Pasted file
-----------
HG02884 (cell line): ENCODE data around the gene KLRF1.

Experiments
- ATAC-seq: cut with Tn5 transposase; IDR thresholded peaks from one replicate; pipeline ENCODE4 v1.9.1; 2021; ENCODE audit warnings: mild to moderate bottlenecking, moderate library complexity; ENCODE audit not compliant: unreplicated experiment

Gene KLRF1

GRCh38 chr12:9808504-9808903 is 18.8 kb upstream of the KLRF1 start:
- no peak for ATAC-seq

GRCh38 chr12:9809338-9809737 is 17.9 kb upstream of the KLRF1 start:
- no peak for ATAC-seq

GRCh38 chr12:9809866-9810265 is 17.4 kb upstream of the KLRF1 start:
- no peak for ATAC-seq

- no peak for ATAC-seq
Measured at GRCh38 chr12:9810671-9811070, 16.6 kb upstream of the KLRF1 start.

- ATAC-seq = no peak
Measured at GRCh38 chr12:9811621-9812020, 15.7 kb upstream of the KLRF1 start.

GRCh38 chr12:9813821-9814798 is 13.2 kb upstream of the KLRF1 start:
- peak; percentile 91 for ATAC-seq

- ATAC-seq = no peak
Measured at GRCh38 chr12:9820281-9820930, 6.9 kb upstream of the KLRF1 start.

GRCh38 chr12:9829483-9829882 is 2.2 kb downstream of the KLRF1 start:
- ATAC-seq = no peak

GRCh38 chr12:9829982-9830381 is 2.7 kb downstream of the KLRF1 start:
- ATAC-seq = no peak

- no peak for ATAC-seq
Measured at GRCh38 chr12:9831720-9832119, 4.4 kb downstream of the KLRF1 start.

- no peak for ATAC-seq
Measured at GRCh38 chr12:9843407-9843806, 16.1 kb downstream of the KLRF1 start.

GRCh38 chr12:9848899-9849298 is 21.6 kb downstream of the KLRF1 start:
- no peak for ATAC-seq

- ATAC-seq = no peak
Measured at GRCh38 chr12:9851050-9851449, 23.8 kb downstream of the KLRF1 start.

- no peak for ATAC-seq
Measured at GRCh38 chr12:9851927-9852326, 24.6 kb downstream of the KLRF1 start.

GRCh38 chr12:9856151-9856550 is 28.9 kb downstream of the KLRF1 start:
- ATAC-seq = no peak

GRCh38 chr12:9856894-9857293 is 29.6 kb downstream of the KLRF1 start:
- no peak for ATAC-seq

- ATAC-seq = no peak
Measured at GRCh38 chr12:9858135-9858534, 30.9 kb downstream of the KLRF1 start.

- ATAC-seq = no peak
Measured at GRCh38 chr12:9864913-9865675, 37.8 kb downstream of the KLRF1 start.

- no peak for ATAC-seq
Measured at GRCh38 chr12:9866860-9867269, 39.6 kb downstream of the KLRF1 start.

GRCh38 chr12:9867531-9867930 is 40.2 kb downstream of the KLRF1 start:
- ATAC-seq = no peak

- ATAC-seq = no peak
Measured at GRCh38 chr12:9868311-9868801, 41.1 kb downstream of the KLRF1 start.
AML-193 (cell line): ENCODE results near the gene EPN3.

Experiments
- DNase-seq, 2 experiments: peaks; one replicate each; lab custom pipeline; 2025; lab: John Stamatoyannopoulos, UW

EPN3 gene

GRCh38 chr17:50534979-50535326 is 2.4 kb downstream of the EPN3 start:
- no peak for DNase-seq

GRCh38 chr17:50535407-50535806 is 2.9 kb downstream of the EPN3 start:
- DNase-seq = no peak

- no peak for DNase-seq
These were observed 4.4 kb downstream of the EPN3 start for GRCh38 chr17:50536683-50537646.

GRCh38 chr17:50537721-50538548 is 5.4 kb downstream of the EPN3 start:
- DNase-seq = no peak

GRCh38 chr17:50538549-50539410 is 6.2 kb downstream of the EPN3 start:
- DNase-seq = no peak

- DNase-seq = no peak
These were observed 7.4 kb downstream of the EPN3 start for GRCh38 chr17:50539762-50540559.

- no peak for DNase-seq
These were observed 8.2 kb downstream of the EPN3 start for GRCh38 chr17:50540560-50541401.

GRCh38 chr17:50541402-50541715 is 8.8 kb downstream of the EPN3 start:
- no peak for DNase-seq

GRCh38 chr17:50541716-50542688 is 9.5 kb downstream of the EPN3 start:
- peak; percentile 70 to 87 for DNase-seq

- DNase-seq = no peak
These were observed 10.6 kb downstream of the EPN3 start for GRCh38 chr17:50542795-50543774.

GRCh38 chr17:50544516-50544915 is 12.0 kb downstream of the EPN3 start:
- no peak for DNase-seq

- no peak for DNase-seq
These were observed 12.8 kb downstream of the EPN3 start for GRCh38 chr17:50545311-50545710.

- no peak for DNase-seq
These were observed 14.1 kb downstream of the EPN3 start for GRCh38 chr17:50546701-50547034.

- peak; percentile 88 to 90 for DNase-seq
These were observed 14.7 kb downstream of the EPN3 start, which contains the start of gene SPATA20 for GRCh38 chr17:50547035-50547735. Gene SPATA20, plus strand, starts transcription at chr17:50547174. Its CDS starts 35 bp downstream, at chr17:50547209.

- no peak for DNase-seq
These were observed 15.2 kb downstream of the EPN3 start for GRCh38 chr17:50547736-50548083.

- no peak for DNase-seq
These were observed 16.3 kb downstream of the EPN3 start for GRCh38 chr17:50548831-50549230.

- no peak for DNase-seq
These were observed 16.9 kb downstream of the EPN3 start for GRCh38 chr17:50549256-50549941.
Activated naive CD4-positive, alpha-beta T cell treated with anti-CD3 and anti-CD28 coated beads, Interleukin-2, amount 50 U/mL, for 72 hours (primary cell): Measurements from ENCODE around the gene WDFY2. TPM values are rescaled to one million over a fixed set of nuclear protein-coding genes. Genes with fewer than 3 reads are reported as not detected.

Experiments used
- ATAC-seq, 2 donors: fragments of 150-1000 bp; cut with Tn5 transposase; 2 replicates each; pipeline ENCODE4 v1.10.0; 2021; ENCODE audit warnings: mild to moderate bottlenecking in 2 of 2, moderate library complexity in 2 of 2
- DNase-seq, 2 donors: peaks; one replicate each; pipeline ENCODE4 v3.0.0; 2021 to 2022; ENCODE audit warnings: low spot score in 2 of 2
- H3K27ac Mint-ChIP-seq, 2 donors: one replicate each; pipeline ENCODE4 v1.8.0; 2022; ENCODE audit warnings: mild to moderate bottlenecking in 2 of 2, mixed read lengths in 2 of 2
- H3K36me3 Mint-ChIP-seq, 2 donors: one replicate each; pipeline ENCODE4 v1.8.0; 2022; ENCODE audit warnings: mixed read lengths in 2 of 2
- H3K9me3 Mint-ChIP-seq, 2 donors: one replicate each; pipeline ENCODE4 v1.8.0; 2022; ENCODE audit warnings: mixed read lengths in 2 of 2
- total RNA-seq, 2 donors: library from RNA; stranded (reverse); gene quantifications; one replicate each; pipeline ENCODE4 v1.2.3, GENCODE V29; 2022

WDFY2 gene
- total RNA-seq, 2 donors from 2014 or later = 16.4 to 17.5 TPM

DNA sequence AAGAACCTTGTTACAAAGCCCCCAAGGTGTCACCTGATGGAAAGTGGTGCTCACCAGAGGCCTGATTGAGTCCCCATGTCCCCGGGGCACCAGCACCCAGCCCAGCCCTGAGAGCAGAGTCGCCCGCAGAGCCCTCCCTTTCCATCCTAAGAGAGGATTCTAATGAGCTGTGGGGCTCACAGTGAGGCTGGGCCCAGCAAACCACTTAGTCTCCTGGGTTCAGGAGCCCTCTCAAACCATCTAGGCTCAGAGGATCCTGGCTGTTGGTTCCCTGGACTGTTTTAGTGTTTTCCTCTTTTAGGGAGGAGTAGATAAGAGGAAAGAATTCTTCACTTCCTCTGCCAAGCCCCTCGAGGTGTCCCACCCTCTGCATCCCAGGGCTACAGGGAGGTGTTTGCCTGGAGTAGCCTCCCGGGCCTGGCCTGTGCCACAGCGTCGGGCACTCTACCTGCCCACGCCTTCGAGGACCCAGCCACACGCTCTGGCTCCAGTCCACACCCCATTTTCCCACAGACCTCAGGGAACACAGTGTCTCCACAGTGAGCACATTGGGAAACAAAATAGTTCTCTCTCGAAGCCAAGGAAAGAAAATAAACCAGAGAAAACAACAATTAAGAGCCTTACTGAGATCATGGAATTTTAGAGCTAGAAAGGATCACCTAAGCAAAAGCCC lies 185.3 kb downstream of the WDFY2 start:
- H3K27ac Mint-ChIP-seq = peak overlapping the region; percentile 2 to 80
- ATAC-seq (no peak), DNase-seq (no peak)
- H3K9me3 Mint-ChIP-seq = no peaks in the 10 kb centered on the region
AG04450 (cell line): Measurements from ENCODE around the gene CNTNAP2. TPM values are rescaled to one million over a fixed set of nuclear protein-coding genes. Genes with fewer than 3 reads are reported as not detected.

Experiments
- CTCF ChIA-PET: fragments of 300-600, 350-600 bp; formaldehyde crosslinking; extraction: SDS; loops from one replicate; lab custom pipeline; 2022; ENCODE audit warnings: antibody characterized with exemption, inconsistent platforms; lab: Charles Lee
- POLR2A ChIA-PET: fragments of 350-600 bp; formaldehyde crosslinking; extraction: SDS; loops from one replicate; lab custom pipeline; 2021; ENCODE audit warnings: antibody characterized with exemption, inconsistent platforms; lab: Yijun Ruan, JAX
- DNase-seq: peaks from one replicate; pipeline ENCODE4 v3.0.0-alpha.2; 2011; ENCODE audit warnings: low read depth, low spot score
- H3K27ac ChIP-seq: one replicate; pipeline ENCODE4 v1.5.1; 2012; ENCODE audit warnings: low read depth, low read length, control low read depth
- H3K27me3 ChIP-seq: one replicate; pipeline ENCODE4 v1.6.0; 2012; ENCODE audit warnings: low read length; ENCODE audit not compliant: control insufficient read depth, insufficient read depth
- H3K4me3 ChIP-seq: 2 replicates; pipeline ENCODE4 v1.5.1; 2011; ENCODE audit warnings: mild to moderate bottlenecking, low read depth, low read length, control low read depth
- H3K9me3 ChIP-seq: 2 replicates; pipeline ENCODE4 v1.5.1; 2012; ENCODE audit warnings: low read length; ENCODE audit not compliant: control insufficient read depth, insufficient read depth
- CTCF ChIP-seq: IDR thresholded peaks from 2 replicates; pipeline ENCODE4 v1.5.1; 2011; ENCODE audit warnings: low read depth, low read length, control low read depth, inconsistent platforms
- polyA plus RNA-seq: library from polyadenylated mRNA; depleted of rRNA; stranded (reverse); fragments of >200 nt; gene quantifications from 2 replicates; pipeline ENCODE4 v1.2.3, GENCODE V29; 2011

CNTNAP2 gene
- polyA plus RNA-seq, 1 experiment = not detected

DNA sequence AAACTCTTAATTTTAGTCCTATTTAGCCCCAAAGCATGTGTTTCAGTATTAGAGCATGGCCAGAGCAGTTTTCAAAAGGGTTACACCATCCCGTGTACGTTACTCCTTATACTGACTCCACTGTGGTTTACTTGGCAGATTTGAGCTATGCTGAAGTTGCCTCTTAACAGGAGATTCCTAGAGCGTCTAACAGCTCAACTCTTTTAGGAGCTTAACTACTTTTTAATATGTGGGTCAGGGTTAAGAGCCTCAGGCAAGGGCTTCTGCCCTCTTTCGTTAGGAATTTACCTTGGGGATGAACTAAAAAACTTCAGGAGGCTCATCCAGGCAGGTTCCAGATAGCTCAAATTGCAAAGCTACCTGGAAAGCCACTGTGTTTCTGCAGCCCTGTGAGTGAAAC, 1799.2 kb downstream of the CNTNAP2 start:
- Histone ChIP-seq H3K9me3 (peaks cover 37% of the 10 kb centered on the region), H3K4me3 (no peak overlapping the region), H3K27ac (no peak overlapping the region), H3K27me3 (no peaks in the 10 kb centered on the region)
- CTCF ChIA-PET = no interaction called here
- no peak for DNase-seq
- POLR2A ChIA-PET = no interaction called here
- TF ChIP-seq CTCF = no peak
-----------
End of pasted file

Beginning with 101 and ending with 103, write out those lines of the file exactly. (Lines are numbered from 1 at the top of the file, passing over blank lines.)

- CTCF ChIA-PET: fragments of 300-600, 350-600 bp; formaldehyde crosslinking; extraction: SDS; loops from one replicate; lab custom pipeline; 2022; ENCODE audit warnings: antibody characterized with exemption, inconsistent platforms; lab: Charles Lee
- POLR2A ChIA-PET: fragments of 350-600 bp; formaldehyde crosslinking; extraction: SDS; loops from one replicate; lab custom pipeline; 2021; ENCODE audit warnings: antibody characterized with exemption, inconsistent platforms; lab: Yijun Ruan, JAX
- DNase-seq: peaks from one replicate; pipeline ENCODE4 v3.0.0-alpha.2; 2011; ENCODE audit warnings: low read depth, low spot score